|Received:||7/6/2006 12:10:31 PM|
|Subject:||Business Opportunity Rule|
|Title:||Notice of Proposed Rulemaking|
|CFR Citation:||16 CFR Part 437|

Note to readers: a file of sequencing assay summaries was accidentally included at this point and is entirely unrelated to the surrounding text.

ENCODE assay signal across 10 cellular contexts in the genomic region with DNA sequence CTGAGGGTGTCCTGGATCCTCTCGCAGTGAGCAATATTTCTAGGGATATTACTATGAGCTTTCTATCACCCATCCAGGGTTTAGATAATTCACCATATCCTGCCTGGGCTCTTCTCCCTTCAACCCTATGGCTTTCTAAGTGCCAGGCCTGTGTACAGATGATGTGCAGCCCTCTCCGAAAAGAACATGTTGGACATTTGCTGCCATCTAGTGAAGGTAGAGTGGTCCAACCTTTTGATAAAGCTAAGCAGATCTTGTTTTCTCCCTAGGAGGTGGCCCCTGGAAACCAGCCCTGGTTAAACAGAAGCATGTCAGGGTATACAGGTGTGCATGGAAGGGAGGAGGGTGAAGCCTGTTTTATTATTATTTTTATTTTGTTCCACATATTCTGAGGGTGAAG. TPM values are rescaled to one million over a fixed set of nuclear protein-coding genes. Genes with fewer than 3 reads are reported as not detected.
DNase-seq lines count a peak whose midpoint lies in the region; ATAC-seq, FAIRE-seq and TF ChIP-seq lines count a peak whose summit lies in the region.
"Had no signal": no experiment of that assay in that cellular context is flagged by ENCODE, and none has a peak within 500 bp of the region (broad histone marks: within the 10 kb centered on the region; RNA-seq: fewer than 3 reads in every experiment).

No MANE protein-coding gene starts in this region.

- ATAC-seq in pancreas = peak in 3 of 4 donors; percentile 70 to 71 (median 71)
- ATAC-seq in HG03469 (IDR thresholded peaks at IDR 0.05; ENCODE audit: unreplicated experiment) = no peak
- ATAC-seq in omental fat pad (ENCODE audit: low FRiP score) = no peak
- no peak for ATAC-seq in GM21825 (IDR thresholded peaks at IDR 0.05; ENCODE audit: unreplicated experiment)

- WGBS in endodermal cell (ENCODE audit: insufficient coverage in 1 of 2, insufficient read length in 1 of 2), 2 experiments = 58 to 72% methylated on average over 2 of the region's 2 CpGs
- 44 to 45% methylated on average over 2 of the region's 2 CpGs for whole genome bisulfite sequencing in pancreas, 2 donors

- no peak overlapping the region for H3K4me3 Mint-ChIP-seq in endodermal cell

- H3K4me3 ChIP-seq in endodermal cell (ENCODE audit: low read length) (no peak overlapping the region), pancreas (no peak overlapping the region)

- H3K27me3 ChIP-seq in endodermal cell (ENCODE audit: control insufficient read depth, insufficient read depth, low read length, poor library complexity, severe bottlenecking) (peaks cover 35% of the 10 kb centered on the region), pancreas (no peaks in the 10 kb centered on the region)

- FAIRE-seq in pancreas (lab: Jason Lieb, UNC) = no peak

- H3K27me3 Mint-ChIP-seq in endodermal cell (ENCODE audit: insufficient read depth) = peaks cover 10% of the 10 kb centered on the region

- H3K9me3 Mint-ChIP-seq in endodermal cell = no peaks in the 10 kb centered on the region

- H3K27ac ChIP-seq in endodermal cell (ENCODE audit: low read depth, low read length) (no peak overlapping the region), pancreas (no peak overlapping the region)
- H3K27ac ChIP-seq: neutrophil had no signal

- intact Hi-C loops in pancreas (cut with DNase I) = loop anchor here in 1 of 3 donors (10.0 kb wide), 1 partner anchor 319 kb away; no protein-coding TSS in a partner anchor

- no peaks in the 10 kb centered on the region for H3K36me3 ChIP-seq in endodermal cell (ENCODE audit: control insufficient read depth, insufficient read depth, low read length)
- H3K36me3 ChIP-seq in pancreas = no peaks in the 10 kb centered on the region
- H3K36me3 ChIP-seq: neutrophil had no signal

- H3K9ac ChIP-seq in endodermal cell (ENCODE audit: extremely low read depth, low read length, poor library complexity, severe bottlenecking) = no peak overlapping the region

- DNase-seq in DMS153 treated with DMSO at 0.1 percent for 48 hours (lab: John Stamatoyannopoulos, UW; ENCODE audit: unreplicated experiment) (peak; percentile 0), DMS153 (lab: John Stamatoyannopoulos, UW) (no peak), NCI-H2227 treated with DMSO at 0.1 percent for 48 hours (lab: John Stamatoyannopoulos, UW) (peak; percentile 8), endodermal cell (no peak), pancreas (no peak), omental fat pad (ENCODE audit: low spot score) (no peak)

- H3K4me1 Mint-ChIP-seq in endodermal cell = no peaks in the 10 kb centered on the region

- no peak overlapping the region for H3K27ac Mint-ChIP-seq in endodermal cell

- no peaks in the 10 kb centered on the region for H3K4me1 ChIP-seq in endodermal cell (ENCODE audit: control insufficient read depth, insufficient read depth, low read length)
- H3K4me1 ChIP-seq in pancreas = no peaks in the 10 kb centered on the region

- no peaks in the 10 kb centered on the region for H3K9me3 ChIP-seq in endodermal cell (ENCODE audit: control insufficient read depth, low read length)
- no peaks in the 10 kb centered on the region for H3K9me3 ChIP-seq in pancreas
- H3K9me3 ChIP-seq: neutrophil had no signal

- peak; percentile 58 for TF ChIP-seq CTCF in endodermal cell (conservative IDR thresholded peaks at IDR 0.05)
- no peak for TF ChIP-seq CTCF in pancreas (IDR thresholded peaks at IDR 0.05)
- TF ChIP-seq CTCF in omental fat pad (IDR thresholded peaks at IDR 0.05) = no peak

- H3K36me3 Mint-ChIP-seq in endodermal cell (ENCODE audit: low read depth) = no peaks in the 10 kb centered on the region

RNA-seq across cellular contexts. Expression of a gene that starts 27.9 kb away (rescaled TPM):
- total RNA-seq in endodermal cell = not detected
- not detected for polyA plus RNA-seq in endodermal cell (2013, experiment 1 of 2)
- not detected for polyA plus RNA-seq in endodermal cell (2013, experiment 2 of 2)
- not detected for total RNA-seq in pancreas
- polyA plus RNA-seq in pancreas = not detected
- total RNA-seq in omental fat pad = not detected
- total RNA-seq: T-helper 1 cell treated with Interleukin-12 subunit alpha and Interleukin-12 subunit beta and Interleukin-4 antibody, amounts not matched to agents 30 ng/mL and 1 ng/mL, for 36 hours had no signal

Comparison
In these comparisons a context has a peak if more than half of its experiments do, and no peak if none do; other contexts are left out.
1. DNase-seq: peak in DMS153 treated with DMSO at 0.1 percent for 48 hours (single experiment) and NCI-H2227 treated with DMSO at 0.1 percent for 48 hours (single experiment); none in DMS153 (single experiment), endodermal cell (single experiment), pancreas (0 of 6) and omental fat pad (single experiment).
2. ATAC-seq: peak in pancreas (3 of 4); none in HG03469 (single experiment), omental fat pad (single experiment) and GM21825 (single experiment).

Comments:Thank you for the opportunity to comment on this proposed rule. I applaud the FTC for working to reduce or eliminate the risk people face from fraudulent business opportunity scams. While I applaud your efforts, I have some specific concerns about the wording of the proposed rule. I have been involved with the Quixtar business since its inception in 1999. I have never felt coerced, cheated, or manipulated in any way. All of my dealings with the organization, both the corporation and my support team have been positive. I have found that the positive personal impact far outweighs the minimal investment to become involved in this business. People can get involved in this business for about $60. If they decide to do everything we recommend, the total initial investment would be about $300. Everything except the registration fee is fully refundable for up to six months, and I'm pretty sure that I could get the registration fee refunded if someone wanted to rescind their decision to register with Quixtar. There is minimal risk in joining this business. Everyone is provided information about potential income, average incomes, and expected expenses to run the business. Everyone decides their own level of participation in the business. My specific concerns: 7-Day waiting period - Because of the refund policy and information disclosures made at the time of presenting the business plan, I see no benefit to prospects in requiring a 7-day wait to register. However, I see this rule hurting the very people it is intended to help. Most people who start the business have limited financial resources - that's why many are attracted to this business. The 7-day waiting period would increase the expenses of people attempting to build the business through increased travel and communication requirements. It would unneccessarily delay the start of people who want to get going to generate income from the business. References - New business owners always have the opportunity to meet with other business owners at business events. We are a community, so we meet frequently. New business owners do not operate in isolation from other business owners, they work in concert with them. However, I don't want people giving my personal information to people I don't know so that I can spend my time answering questions for people that are interested in building the business with someone else. In effect, this would put me in a position to provide customer service for businesses from which I could derive no income. Litigation list - This requirement does little to protect people. It would just be a list with no framework for understanding the issues. Since anyone can file a suit, a simple list of allegations would only list claims made. It would do little to help people truly understand the opportunity and its associated risks. This requirement would cast a wide net that would probably screen out bogus businesses, but it would also hurt honest businesses because they could not fairly present their side of disputed issues. Financial Substantiation - I don't want to disclose my financial records to everyone I work with. The opportunity speaks for itself. It would be a violation of my privacy to require that I lay open my financial history to everyone I show the business to. I only ask if they are willing to work hard to accomplish a goal, I don't require that they show me their records to join the team. Why should I show them my records? Once again, thank you for working to eliminate bogus business opportunities. The Quixtar leadership team makes every reasonable effort to ensure that people are treated fairly and honestly. Please work with their legal and advisory staff to create a fair and reasonable rule that will level the playing field and protect both prospective business owners and those of us who are honestly working to build a profitable business with minimal overhead expense.